"I lived at the Boatworks with my dad from kindergarten until high school when it closed. I worked as a kid hanging around with Ron Smith and the others, sanding boats, cleaning shop, etc. I went to all the boat shows and hung around them as my Dad and the dealers sold boats. I know I skipped a lot of school to go to Chicago, Cleveland and other places."

Thomas Cowell attending a boat show in the mid 50s.

"I unloaded trucks, went on deliveries to dealers, steamed ribs, butted rivets, glued the keels and bows etc, not as a certified worker of course but just helping out the way a kid helps out on a farm, until I got older--then I did a lot more."

"When I was 16, in 1966, I bought a 1957 chevy and I fixed it up in the closed Boatworks. My Dad painted the thing in the paint room still intact from the boats. The electricity was still on. The paint booth, the compressors and the outdoor overhead hoist they used to load boats on trucks were all working. I used that hoist to lift the car and install new springs."

"There was a pier built off the beach in front of the Boatworks, and on a few occasions they hired a professional photographer, but mostly Ron Smith drove the boats (he was best able to swerve the boats towards the camera for the best view, and my Dad took photos off a tripod. These photos were used for the brochures and they made new ones every year just like the auto makers did."

"At that time, the Beach had about 20 or so cottages they rented out by the week to people from Pittsburgh, and there were a lot of people around and my dad would get someone different to ride the boats and take photos in action: I am pretty sure that on the one picture in the brochure on the site is Ron Smith driving and me and a friend sitting in the front."

"This is in front of the factory in winter (obviously). It would get so bad with drifts, that they could only dig a path to get inside and work. No shipments could get in or out for several days at a time. Also since the Boat Works was at sea level with the livery, many times in spring the ice in Six Mile Creek would break, jam and flood the inside of the building, since the lake was still frozen, and the broken up creek ice had nowhere to go. More than once they used dynamite to actualy blow the mouth ice up to free it so it would flow into Lake Erie thus eliminating flooding of the factory."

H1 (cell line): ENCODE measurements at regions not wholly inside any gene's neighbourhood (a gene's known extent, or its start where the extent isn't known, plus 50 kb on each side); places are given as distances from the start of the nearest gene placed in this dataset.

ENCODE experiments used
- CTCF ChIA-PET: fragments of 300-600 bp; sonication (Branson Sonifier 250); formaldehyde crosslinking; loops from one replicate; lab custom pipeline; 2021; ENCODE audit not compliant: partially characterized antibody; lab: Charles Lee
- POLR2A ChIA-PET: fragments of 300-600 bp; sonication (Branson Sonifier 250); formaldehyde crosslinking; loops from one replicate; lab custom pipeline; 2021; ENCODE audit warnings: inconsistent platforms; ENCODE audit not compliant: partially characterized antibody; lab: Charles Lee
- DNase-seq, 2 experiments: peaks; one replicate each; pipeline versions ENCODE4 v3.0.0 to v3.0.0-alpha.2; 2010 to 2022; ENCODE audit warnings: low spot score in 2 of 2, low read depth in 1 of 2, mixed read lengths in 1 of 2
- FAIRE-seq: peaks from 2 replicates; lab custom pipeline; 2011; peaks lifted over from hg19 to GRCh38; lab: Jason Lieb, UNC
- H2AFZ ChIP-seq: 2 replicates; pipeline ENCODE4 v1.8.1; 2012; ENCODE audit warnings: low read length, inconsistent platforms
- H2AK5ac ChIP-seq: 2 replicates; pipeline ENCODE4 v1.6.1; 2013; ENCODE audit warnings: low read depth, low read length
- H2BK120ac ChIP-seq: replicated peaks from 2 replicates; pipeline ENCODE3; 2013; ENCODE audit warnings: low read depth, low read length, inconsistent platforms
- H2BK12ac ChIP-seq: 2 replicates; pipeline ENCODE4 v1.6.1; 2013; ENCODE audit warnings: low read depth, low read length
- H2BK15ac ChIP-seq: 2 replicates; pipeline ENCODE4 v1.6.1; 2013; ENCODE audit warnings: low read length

Thanks to Tom for these insights.

You can see surviving examples of the 1957 King (our boat at the top of the home page page of this site), a later model King (Rip and Judy Bodman's 1959 boat in the Models section), the Viking (including Captain Seaweed's and Tom Murray's), and the Pride.

The advent of fiberglass, the constraints of manufacturing capacity, and Tom Cowell's untimely death all contributed to a premature end to this elegant and affordable line of recreational watercraft.  The last boat made in 1960 bears the hull number of 3219. This beauty survives today, and belongs to Bob Dancause (see Models section). This site is dedicated to finding and recording the stories of Tom Cowell's legacy.